Why do friends bully friends?

Posted on Wednesday, April 6, 2016

Karen Bouchard stands in a playground with a baseball backstop and basketball net in the background. Patches of snow are on the ground.
Education PhD student Karen Bouchard in a screen shot from her three-minute storytelling video explaining her research.
By Mike Foster

University of Ottawa Faculty of Education graduate student Karen Bouchard has won an award for explaining her research into the dark side of teenaged friendships.

Bouchard received an honourable mention in the 2016 SSHRC Storytellers contest for her three-minute video With Friends Like These, Who Needs Enemies? The annual contest challenges postsecondary students from across Canada to show how their Social Sciences and Humanities Research Council-funded research makes a difference, in just three minutes or 300 words.

A PhD student under the supervision of educational counselling professor David Smith, Bouchard is conducting a study entitled Friendships That Harm, on victimization in adolescent friendships.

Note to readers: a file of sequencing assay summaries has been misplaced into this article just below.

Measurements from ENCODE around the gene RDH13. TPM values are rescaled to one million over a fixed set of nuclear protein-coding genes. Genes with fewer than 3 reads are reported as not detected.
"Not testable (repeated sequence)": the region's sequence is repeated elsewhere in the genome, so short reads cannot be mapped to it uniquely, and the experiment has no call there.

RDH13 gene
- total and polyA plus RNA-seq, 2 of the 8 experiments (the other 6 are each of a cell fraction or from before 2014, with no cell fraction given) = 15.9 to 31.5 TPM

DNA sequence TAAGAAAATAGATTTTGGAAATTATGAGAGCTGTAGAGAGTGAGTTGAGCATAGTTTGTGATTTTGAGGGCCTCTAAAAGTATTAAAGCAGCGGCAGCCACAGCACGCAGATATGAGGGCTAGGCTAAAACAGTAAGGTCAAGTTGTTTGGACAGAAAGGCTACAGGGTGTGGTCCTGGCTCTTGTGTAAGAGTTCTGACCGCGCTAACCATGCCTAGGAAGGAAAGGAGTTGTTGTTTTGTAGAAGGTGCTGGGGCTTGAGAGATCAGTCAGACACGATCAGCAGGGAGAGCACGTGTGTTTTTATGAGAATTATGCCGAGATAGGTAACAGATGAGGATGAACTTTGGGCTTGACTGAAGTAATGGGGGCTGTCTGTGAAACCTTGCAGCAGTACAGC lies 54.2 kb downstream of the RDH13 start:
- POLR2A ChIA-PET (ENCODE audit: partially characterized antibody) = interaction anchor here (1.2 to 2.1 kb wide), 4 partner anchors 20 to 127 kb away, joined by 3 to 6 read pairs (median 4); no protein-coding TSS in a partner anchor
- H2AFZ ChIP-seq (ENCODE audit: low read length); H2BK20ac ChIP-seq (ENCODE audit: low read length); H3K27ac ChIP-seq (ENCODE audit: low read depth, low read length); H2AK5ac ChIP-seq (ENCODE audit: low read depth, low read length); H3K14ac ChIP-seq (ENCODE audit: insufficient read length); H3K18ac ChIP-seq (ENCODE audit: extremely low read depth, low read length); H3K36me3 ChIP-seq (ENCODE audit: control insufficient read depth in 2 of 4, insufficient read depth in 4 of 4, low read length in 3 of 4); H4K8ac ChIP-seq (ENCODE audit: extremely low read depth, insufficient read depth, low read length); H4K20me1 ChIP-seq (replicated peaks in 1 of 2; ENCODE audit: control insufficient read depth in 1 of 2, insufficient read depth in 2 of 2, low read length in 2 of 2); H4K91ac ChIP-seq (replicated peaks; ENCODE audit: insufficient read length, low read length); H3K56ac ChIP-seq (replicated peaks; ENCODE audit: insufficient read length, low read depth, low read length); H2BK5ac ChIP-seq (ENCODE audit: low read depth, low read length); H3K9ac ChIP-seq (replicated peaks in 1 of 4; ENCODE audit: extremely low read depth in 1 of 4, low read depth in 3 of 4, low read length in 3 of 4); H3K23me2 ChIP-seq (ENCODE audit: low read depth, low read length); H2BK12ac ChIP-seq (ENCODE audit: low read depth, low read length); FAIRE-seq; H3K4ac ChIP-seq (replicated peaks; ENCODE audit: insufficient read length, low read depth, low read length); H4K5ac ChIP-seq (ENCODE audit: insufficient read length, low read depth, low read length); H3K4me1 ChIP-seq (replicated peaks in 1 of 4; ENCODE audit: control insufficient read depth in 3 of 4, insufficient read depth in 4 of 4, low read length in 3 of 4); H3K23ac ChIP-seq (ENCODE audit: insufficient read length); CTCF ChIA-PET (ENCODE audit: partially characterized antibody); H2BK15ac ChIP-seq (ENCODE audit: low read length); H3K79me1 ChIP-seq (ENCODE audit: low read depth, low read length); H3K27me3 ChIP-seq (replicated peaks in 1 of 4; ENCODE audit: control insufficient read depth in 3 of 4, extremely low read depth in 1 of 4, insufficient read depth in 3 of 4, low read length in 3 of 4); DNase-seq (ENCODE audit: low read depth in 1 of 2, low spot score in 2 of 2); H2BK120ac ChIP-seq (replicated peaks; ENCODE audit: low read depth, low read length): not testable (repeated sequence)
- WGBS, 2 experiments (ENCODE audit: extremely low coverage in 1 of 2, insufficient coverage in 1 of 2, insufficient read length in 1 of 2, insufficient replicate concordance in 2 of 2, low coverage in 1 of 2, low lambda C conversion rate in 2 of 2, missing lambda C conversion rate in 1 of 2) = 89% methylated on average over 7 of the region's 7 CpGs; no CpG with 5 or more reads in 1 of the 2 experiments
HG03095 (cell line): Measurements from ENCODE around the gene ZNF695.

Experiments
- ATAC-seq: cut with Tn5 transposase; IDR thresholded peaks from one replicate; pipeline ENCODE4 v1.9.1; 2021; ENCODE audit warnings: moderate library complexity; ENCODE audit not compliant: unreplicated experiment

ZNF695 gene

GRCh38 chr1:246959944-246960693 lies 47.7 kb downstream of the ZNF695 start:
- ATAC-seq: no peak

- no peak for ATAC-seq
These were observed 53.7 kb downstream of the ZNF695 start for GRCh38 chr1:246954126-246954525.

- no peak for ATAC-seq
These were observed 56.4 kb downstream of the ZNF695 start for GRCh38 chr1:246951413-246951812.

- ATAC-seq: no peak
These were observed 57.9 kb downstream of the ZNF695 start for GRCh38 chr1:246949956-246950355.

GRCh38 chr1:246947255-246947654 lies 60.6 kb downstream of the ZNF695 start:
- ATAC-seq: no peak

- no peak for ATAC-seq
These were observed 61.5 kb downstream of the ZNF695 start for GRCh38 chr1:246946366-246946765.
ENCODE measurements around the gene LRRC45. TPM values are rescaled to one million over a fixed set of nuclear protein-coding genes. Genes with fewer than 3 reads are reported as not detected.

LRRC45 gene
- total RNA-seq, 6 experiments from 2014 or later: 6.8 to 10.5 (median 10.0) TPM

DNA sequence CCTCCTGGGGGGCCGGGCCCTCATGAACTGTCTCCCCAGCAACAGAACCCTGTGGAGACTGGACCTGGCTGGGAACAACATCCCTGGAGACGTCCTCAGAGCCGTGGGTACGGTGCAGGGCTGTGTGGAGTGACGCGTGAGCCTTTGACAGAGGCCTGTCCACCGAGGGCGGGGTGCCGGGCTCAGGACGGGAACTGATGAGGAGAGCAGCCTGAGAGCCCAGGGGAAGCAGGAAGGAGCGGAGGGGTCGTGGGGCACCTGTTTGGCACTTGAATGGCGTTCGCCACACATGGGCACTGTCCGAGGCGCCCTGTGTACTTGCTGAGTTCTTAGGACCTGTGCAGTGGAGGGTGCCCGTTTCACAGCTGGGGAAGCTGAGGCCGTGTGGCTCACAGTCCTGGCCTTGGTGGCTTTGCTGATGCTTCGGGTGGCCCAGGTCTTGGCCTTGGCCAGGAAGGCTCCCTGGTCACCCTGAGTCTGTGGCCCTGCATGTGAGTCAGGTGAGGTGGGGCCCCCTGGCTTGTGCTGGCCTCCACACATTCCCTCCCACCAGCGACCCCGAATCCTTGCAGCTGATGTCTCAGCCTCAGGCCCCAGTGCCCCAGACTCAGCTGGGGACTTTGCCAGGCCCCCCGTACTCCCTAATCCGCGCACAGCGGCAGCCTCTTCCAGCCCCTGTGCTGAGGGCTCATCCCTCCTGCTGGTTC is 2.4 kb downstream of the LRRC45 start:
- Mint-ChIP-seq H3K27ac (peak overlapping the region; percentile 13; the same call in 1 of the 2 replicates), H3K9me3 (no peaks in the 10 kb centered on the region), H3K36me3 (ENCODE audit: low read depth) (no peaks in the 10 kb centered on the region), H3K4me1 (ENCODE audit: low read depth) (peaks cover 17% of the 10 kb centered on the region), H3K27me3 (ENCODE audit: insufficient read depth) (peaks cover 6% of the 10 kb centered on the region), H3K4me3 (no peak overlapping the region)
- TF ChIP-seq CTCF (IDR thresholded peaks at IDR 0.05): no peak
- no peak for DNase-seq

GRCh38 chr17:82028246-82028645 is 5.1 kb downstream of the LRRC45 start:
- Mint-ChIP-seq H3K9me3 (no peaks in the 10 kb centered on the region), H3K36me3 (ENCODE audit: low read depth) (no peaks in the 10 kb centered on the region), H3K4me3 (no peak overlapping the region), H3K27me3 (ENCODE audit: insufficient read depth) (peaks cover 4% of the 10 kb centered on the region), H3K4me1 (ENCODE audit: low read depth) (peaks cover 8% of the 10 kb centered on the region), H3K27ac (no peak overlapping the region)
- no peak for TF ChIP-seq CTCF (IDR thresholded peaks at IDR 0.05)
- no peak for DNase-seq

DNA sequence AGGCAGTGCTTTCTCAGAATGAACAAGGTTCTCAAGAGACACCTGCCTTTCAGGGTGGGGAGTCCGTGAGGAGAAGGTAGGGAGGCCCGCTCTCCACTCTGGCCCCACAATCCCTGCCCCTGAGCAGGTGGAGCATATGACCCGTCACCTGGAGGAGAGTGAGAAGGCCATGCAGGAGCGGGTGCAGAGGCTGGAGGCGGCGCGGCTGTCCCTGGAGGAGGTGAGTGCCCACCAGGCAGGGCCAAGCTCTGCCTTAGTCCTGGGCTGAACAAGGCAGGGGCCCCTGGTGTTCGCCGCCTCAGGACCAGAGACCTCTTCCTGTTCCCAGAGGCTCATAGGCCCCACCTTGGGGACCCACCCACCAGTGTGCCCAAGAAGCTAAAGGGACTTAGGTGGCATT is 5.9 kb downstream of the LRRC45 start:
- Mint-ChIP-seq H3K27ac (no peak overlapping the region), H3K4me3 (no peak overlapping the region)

Karen Bouchard
Karen Bouchard

The research explores recent findings that more than a quarter of bullying experiences take place within close friendships, but that those affected often continue in the friendship despite suffering.

“I experienced feeling bullied by a friend and, paradoxically, I also felt a tremendous emotional pain when losing that friendship,” Bouchard said. “This prompted my interest in exploring the complexity of harm with friendships.

“I’m interested in how youth navigate being victimized by a close friend, which goes beyond normal healthy relationship functioning. The data I’m collecting is showing that many of these victimized young people are persisting in these friendships — despite their suffering — because ‘it’s better to have a friend who bullies you than no friend at all.’

“It’s really troubling that this is happening, because adolescence is the time when you learn how to have healthy relationships,” she said.

Bouchard, who taught the Counselling Applications in Secondary School teacher education course as a part-time professor, received a $1,000 prize for the honourable mention. She found the contest very useful.

“Creating the video was a great process,” she said. “It forced me to become familiar with technology that has intimidated me.

“It was really difficult articulating my research in just three minutes. It requires you to ask the ‘so what?’ questions of your research. I had to continually trim my study down to its bare essentials to answer two important questions: What is this research really about and why should we care? This is an important exercise for any researcher.”

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